The Toy Biz/Marvel goodness continues, this time with the eighth series of Marvel Legends figures. This may well be the best series of
figures that Toy Biz has put out yet, at least until I find the Galactus series. But in the meantime series eight delivers a great
assortment of characters with two of the Avengers heavy hitters (Ultimate Captain America and Modern Iron Man), Black Widow (another
Avenger), two X-men (Storm and Iceman), a Spidey villain (Doc Ock) and the truly obscure Man-thing. And then throw in a re-release of
the Doombot chase figure and you've got a winner of a line-up.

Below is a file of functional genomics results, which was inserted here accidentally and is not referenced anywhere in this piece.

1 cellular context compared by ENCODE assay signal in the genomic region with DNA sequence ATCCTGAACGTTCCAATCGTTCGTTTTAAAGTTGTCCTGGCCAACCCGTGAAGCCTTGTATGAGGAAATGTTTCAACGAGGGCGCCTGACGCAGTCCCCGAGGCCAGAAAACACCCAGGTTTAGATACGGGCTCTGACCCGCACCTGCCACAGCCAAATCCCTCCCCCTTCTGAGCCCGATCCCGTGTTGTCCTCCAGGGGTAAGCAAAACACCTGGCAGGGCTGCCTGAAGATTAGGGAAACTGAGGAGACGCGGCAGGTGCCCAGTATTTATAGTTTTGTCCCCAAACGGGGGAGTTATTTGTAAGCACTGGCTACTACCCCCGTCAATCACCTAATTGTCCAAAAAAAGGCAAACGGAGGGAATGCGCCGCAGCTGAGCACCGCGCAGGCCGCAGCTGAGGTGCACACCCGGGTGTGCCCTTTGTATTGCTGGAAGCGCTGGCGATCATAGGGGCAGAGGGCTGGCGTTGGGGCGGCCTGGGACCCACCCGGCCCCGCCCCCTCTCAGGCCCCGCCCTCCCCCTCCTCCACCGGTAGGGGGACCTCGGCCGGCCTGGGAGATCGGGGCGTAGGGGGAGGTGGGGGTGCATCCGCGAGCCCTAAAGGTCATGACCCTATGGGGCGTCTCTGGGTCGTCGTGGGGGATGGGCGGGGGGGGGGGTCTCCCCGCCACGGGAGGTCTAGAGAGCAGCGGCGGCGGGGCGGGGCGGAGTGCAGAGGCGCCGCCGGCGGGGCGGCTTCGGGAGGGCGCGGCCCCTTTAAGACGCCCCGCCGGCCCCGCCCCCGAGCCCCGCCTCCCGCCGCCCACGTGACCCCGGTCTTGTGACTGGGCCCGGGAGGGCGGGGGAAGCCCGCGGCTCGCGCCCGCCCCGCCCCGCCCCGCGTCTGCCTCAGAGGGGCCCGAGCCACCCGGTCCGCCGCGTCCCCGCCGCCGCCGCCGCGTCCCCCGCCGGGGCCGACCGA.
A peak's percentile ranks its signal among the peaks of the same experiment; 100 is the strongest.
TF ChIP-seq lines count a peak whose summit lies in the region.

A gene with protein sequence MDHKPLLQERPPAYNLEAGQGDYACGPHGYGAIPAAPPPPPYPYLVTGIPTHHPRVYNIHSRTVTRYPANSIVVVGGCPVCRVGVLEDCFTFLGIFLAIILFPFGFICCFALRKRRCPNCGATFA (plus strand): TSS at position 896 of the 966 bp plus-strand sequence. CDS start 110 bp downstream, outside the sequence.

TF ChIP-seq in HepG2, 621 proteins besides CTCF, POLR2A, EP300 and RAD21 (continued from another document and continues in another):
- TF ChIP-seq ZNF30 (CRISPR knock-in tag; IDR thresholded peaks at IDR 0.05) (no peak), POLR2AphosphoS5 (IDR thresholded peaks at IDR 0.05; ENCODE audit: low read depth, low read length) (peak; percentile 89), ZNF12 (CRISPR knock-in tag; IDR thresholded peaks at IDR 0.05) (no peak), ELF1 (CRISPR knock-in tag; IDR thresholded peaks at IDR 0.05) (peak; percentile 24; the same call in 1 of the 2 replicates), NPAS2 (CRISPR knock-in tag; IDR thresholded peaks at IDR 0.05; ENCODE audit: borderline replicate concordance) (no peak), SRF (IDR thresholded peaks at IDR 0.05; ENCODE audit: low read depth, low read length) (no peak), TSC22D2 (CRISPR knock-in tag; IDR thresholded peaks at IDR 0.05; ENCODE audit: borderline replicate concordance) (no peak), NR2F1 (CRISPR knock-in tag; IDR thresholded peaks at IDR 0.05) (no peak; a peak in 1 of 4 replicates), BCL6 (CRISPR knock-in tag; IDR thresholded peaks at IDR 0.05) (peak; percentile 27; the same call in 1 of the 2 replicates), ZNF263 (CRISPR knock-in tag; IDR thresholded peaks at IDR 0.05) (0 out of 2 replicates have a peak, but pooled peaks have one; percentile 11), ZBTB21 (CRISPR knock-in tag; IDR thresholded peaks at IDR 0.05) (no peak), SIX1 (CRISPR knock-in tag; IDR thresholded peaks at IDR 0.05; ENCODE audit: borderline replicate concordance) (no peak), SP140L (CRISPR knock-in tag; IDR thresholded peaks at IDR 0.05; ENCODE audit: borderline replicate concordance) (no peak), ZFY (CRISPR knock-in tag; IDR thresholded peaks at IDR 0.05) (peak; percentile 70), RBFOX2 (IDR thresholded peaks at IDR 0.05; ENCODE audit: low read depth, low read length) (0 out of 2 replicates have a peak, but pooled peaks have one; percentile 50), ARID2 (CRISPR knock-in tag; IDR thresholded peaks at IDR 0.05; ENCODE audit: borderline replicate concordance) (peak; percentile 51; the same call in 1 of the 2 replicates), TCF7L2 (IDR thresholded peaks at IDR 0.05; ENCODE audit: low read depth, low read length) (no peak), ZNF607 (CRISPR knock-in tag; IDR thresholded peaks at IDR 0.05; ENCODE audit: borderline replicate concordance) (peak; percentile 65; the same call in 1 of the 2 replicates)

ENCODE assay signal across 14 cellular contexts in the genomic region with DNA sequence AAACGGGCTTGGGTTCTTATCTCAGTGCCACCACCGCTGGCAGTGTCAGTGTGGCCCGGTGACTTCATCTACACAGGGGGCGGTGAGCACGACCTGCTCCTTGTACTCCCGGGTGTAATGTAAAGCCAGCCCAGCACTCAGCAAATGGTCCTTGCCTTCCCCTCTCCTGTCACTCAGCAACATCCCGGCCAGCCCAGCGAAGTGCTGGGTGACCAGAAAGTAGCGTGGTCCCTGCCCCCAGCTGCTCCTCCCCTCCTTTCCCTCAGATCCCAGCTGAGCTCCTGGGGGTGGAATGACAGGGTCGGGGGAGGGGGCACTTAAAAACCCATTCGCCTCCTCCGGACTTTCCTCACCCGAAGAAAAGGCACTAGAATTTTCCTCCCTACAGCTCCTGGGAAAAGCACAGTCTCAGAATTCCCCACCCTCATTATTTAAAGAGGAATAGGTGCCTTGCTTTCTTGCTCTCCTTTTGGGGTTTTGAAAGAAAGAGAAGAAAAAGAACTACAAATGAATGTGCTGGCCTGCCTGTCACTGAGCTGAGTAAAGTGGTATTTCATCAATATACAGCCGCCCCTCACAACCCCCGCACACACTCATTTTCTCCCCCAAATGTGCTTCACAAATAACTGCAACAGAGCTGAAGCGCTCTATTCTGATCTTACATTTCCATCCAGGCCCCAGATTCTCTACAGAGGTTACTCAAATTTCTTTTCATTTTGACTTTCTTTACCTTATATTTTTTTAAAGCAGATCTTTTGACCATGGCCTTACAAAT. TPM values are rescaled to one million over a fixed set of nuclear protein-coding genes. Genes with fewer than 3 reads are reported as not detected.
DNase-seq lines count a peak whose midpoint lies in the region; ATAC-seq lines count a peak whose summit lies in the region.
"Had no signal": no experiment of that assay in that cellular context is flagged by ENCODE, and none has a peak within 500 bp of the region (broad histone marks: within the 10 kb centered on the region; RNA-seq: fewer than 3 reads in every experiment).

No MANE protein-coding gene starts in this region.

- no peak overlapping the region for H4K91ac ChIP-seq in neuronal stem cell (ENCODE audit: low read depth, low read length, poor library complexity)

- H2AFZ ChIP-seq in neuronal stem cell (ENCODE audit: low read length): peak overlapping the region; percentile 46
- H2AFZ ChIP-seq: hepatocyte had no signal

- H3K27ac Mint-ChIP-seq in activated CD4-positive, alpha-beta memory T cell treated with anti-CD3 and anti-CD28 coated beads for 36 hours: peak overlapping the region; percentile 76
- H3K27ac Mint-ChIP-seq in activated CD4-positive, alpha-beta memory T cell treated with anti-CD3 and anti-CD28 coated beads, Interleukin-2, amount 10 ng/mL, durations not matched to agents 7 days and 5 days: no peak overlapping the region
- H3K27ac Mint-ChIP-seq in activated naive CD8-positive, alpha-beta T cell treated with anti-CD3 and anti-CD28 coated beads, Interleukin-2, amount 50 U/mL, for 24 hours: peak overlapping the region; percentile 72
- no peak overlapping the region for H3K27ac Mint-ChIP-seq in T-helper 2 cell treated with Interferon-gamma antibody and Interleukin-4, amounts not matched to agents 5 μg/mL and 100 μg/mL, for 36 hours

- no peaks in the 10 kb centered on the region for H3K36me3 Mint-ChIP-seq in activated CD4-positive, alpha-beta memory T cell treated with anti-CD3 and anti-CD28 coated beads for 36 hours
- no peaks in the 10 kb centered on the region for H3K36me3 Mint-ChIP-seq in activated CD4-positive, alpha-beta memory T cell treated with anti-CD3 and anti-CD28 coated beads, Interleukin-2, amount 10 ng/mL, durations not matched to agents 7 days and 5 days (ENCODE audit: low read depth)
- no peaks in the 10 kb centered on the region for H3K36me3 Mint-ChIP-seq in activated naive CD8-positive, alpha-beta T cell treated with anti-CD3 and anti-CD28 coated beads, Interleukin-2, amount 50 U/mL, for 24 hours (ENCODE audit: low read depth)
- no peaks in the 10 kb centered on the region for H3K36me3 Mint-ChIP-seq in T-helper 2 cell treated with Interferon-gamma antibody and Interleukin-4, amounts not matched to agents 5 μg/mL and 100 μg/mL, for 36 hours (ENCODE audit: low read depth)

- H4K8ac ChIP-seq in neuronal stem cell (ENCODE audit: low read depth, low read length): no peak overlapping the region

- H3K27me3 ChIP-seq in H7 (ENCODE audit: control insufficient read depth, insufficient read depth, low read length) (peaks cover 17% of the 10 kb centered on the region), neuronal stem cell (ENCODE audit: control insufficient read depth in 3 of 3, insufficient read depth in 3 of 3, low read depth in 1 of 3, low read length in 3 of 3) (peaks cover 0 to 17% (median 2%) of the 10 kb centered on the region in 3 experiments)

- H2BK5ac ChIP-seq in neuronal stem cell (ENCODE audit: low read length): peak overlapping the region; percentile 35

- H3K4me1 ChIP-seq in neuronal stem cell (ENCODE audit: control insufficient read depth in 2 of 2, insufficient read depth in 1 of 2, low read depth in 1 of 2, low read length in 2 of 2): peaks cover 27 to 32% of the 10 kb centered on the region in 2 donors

Packaging - 8/10The clamshell packaging remains unchanged from the previous series; if it ain't broke and all that. Each figure is packaged in a large bubble along with their accessories/base and comic. They are all nicely displayed in poses that are not too neutral or unnatural looking. The included comics do an admirable job as a card front, though the bases are large enough that none of the covers are very visible. The card backs do a great job of showing off all of the figures from the series except for the chase figure. They even included images of what the variants look like which is a nice addition. The packaging isn't perfect though. For MOC collectors there is a significant risk of the "J" hook at the top bending or breaking with prolonged stress. Most of these figures weigh much less than some of the previous offerings like Juggernaut and Apocalypse so the risk should be lowered significantly. The other problem which will face those who open their figures is that the packaging is the Fort Knox of toy packages. You are not going to open these figures with your bare hands. A knife or other cutting implement is a must. And even when the clamshell is open, you may want a wire cutter to make quick work of the twist ties.